The Biennale is open 6 days a week, so the stewards collectively get one day off altogether. Last Monday, we went to the Lido, a long island part of Venice, home to various beaches, some of which are public and others private. Its a popular spot for Venetians and tourists in the summer months.
The Lido hosts the Venice Film Festival every September. The Grand Hotel Excelsior is located here, once the largest hotel in Europe, decorated in Moorish style, recalling a grand Venetian place but possibly more widely acclaimed as the setting for Thomas Mann's novel Death in Venice. The celebrities who attend the Film Festival stay here.
Being only mere stewards we went to one of the large public beaches for the afternoon sun, and the pleasure of bathing in the warm, clean Adriatic Sea.
The Lido, as seen in Luchino Visconti's 1971 adaption of 'Death in Venice'
Public transport in Venice is the vaparetto, a water bus. Or you can hire a water taxi, though it is expensive (€80 in some cases). The former option is the cheapest but not necessarily so, as a 60 minute ticket costs €7 (which will realistically only be a one way journey). Residents of Venice can get a special pass so traveling between islands is much cheaper, at around €1.30 a journey. Some of the others here with who are working for the three month duration of the Biennale are finding it difficult to obtain these cards. It is a shame that there isn't better value for tourists here, even short term residents, as we are. We opted for a 12 hour ticket, costing €18.
San Giorgio Maggiore taken from in front of the Doge's Palace, on San Marco
After a leisurely afternoon on the beach we made our way to the Island of San Giorgio Maggiore. The Church here, San Giorgio Maggiore, was designed by Andrea Palladio and built between 1566 and 1610. The paintings in the church include works by the famous Venetian Renaissance artist, Tintoretto. Entry to the Church is free but it costs €5 to go up the bell tower, which apparently boasts the best view of Venice, even better than San Marco. I regret not going up at the time!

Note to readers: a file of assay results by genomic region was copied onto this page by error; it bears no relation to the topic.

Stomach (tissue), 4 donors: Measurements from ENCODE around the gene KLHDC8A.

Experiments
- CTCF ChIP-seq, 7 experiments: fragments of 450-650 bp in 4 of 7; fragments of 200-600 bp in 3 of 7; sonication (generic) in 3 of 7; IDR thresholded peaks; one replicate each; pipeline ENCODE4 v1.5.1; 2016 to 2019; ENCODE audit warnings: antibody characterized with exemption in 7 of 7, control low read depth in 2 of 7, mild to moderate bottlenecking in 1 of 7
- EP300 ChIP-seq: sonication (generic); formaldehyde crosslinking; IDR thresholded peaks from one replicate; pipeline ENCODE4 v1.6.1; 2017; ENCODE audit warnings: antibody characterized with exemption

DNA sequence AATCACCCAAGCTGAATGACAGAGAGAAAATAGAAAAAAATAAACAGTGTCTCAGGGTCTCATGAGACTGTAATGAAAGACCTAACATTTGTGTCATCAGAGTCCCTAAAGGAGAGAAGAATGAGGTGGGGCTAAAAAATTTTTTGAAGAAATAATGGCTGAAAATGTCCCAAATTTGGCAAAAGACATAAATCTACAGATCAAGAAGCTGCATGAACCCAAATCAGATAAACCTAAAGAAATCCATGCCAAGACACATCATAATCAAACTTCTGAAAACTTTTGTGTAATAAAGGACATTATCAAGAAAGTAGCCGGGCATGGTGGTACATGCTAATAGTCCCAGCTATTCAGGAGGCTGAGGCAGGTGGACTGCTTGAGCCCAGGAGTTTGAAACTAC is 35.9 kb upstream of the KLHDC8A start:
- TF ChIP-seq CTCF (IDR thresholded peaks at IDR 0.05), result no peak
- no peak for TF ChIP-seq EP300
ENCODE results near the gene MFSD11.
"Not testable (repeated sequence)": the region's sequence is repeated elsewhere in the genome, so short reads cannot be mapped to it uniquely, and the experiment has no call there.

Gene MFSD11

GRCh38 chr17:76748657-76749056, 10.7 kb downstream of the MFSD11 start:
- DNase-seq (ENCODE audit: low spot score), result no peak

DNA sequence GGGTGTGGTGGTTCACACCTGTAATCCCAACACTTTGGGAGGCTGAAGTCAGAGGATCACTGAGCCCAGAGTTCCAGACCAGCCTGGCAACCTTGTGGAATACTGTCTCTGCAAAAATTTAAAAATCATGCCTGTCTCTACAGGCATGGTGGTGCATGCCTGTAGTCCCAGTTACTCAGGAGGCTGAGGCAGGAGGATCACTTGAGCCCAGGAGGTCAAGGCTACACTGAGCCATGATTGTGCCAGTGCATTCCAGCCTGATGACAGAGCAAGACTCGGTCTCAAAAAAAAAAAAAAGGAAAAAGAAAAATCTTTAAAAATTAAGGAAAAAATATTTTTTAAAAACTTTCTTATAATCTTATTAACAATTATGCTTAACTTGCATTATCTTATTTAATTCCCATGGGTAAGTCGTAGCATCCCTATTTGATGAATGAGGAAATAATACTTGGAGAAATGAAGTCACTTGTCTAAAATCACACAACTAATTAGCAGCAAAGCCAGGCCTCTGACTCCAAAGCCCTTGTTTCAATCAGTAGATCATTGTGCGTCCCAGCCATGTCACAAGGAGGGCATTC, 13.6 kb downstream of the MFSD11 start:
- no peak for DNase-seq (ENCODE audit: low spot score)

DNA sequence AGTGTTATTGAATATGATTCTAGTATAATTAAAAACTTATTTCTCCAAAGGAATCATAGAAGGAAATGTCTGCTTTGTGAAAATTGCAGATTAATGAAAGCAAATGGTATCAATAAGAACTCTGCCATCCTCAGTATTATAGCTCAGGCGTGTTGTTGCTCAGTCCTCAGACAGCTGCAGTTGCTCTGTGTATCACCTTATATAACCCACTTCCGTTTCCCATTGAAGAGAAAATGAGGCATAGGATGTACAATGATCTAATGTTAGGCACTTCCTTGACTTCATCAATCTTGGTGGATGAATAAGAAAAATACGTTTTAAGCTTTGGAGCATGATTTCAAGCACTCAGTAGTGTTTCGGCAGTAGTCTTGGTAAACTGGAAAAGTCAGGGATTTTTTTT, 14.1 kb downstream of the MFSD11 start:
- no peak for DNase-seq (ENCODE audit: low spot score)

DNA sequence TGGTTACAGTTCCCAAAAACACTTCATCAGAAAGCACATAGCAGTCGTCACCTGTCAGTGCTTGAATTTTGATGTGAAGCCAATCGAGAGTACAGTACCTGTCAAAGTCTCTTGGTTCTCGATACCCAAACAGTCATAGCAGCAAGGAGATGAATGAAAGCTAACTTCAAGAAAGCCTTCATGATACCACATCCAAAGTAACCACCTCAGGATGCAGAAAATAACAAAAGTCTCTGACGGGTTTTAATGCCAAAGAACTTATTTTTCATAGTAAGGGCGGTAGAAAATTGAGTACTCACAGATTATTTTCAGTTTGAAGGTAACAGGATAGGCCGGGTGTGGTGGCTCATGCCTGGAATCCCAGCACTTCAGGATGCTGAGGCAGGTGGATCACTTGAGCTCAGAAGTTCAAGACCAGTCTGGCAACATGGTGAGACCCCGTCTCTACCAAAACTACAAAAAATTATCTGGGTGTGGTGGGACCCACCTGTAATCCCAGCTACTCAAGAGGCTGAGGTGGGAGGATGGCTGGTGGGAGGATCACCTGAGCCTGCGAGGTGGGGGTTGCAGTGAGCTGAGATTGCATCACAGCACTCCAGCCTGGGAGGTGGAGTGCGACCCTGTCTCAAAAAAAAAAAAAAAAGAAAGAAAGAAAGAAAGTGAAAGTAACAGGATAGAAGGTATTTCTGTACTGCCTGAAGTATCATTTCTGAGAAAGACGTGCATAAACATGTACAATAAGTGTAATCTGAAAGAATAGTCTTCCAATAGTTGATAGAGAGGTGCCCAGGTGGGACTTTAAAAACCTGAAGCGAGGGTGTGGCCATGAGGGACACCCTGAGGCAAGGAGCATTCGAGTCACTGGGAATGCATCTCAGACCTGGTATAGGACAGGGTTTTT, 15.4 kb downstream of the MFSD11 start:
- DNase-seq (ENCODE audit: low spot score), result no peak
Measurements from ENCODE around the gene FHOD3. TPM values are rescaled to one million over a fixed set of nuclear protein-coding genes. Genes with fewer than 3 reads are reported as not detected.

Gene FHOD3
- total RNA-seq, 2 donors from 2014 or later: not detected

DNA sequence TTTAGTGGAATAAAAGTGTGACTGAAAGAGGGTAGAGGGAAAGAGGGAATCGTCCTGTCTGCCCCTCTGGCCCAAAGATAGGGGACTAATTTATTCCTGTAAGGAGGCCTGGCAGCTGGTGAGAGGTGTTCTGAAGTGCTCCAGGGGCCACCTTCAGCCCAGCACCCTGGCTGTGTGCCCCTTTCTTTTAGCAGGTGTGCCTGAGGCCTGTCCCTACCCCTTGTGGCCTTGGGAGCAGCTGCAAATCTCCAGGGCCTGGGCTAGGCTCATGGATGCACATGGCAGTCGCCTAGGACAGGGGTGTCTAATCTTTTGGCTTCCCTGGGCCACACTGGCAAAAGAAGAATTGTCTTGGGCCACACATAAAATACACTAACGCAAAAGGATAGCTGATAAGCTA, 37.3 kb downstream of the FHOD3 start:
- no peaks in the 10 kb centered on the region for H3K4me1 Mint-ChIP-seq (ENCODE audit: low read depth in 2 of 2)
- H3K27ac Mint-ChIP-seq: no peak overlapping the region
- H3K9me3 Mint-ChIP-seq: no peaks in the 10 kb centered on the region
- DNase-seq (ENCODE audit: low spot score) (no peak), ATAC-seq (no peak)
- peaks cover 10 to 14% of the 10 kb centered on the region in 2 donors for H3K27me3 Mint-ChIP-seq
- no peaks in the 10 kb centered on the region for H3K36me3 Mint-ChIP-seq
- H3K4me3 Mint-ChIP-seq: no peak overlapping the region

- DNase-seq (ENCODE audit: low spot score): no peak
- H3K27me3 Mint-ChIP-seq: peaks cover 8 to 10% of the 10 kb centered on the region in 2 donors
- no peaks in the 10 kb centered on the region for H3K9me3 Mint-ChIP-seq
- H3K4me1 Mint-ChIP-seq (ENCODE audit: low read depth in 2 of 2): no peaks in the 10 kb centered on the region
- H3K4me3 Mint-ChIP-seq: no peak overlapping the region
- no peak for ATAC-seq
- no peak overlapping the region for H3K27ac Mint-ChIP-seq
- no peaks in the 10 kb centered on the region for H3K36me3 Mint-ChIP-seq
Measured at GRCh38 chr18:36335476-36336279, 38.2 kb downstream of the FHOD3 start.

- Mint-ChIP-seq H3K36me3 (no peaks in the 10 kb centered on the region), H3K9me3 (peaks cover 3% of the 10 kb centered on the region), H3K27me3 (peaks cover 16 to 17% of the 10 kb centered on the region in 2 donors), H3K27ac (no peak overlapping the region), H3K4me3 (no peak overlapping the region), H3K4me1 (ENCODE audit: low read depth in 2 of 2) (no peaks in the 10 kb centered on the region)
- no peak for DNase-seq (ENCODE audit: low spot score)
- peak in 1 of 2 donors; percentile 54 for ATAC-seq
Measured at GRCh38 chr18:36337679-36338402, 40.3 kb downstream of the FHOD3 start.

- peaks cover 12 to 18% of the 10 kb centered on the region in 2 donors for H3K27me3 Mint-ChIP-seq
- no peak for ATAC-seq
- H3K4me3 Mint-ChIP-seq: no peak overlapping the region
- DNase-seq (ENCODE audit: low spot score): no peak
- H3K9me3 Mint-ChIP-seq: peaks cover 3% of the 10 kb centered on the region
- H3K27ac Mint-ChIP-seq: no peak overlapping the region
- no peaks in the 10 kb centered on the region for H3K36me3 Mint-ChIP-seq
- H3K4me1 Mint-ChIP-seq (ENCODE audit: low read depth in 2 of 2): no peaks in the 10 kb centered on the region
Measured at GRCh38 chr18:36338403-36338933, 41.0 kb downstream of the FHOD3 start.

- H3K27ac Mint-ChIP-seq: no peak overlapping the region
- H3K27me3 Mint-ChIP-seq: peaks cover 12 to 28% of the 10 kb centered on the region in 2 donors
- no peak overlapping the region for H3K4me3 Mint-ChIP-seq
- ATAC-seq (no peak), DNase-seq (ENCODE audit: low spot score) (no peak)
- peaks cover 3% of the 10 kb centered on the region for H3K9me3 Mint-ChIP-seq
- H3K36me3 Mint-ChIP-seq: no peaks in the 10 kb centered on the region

The interior of the church is very bright with massive engaged columns and pilasters on undecorated, white-surfaced walls. The interior combines a long basilican nave with a cruciform plan with transepts.
While we were there we had the advantage of taking in an exhibition at Fondazione Cini (on San Giorgio Maggiore) - Carlo Scarpa. Venini 1932–1947. Scarpa was an Italian architect, influenced by the materials, landscape, and the history of Venetian culture, and Japan. His work can be seen in many of the buildings around Venice, particularly at the University.
The exhibition consists of over 300 works, reconstructing Carlo Scarpa’s career in the years when he was artistic director of the Venini glassworks, from 1932 to 1947. Wonderful exhibition, on a beautiful island.
That evening we wandered up to Fondamenta della Misericordia, north of San Marco, to Paradiso Perduto where we found ourselves in a large group, seated cross legged beside the canal, as Venetians do, drinking from a €6 jug of red wine, chatting for hours, forgetting about our sunburn if only for a while. The place was buzzing with locals and students, with a great vibe and what looked to be some delicious food. I'd recommend it, and hopefully will find myself back there another Monday evening for some jazz before I leave!